Rehab at the Abdul Lateef Jameel Centre for Rehabilitation
The young men were taught wheelchair skills, but the female patients weren't allowed to take part, making them more dependent than ever on other people. Fortunately, I have always been very ‘sporty’ so going to the gym and getting on with my recovery and physiotherapy exercises was an ingrained part of my nature. It was very sad to see the Saudi women there with complete spinal cord injuries, unable to get into the zone of doing any exercises, except for those that they did when pushed by the therapists - sport and exercise had never been part of their daily lives, it was anathema to them. When one of them came back from a weekend out, her physiotherapist asked her if she had done her exercises: “Yes,” she replied, “the maid did them for me.” Another one was not only devastated by her condition, but now had another major anxiety: would her husband take a new wife?
The therapists were Irish, British, Jordanian, Filipino and Palestinian, while the nurses were all Filipino. My rehab doctor was Palestinian. They were all dedicated professionals and although the sessions were challenging and tiring, they were always encouraging and ready for a laugh. My occupational therapist during my residential period was Jordanian and whenever I achieved a goal, a huge smile spread across her face and she would say: ‘Ma’shallah!’ My physiotherapist was a tiny Filipino girl whose manner and ready smile always brightened up my day.
While I was at ALJ, I decided to call the editor at the Saudi Gazette, who I had worked with for many years, and asked him if he would be interested in me writing a few articles about what I was going through. He immediately agreed, so this gave me a welcome distraction. A friend lent me a laptop computer and I got permission from the Centre director to interview some of the other patients - including the two young men in their wheelchairs in the photo above. One had been in a car accident, the other had fallen from a sixth floor window. It was amazing what they were being taught to do in their wheelchairs - including go up and down flights of stairs.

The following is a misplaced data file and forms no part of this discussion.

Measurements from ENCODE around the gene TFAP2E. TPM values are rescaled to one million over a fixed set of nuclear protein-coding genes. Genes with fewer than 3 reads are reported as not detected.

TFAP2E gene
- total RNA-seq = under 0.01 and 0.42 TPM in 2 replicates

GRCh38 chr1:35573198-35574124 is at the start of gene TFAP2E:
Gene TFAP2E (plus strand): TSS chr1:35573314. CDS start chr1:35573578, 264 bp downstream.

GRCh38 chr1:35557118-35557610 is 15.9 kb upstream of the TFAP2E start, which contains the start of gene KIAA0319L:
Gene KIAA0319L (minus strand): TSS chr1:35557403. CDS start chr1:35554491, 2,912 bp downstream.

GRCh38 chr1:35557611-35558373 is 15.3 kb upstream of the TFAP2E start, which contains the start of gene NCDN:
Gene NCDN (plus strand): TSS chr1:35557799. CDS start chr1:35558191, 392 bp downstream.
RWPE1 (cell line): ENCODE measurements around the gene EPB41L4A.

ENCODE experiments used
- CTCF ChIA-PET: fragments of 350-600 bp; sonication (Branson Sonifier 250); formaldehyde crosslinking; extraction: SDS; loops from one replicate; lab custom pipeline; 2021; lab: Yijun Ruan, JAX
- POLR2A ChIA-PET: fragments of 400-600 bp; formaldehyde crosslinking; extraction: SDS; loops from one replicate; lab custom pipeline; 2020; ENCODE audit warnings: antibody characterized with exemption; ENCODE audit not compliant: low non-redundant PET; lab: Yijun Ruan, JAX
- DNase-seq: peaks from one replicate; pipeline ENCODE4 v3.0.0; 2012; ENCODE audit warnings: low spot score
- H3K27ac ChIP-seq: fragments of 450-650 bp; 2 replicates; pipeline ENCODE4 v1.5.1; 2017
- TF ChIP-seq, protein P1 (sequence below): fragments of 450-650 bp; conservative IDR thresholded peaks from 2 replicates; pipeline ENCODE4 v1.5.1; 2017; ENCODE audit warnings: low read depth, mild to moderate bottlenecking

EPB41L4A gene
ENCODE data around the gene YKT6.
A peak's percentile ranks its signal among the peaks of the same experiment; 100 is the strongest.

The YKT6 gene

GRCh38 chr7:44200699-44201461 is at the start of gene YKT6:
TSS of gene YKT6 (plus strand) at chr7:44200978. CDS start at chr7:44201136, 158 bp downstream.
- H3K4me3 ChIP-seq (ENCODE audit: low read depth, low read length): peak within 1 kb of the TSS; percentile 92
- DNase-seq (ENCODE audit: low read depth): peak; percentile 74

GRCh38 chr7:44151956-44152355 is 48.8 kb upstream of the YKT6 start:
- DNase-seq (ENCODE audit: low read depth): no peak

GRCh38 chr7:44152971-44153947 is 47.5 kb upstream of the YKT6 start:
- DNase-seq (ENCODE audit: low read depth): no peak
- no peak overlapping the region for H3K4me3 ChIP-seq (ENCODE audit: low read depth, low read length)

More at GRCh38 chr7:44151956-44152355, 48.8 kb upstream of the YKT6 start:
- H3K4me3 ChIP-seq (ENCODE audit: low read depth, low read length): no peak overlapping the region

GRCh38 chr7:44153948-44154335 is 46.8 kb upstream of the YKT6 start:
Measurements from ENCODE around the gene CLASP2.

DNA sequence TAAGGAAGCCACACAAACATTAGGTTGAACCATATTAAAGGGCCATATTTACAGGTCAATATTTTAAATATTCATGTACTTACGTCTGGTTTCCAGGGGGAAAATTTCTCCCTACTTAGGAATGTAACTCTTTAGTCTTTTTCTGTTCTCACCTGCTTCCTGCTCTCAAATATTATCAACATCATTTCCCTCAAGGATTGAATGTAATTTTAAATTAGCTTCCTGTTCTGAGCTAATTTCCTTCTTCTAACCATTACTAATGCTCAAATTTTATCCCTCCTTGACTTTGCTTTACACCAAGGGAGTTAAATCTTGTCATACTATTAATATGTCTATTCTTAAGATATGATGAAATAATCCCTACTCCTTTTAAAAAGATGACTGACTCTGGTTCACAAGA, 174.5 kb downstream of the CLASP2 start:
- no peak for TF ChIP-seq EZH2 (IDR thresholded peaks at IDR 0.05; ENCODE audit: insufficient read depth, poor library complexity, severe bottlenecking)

During my six weeks in rehab, the physiotherapists thought that I was ‘in denial’ - perhaps I was, but they eventually realised that the medical team in the hospital hadn't told me the truth about my condition. It fell to the rehab team to break it to me that I had a rare spinal cord injury known as "Brown Sequard Syndrome", and that I would never again be able to walk without a walking stick. I was just 45 years old, and I was determined to prove them wrong. They said I should look at my rehab as being about two years long, so for the next two years, I set myself the target to walk without a walking stick.
After residential rehab was over, I continued with outpatient rehab three days a week for a further six months, followed by intensive one month bursts of rehab at the Royal National Orthopaedic Hospital in London. No matter how hard I exercised and worked at my walking, as the end of the two year rehab period drew to a close, it became painfully obvious that my walking was still very slow and awkward, with severe balance problems, and that walking without a stick was nowhere in sight. The more I re-learned how to walk, the more I realized what a complex neurological process walking is, and what an amazing amount of information travels instantaneously back and forth between the feet, the joints, the muscles and legs to the brain.
Journey With my Wheelchair Story